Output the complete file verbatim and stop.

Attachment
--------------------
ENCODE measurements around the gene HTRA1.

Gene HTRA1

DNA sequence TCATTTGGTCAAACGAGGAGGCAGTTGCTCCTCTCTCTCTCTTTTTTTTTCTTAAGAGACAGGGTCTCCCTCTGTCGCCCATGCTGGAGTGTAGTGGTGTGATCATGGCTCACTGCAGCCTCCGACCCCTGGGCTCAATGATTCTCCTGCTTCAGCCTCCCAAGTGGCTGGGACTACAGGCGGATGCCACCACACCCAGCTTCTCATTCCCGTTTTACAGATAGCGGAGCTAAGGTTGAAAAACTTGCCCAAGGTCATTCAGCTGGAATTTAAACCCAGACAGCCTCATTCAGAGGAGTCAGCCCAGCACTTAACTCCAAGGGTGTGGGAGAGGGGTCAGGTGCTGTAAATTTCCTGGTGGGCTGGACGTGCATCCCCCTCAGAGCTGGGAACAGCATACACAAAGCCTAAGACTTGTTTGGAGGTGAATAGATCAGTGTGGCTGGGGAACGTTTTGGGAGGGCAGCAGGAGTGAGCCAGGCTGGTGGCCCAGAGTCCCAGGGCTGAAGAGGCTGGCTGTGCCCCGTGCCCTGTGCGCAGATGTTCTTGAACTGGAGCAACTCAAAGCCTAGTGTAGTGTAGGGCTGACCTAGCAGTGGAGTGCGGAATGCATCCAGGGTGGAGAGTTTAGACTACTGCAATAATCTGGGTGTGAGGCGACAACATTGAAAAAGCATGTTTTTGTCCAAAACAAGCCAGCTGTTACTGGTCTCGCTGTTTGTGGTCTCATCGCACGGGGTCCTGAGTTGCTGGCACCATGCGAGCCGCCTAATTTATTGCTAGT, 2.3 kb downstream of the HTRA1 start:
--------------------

ENCODE measurements around the gene HTRA1.

Gene HTRA1

DNA sequence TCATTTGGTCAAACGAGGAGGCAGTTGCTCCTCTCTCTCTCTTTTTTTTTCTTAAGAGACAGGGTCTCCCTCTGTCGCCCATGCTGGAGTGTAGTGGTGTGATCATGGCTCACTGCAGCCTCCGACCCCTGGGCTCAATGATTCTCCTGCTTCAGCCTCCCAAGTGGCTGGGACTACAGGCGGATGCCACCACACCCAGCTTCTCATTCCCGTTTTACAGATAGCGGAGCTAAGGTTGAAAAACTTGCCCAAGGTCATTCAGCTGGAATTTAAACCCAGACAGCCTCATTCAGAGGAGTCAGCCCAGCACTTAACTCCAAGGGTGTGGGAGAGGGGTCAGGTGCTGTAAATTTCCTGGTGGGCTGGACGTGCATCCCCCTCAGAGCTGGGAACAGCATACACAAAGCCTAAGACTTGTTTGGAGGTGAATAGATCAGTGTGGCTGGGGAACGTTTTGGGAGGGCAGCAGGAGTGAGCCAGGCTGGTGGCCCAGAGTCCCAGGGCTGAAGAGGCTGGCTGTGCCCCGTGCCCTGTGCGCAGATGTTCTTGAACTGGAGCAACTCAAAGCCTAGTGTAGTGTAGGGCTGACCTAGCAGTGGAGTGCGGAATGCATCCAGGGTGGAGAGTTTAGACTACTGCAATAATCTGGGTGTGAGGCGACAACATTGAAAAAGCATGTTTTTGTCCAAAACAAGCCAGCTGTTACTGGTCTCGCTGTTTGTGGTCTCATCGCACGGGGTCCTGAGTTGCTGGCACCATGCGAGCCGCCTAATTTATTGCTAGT, 2.3 kb downstream of the HTRA1 start: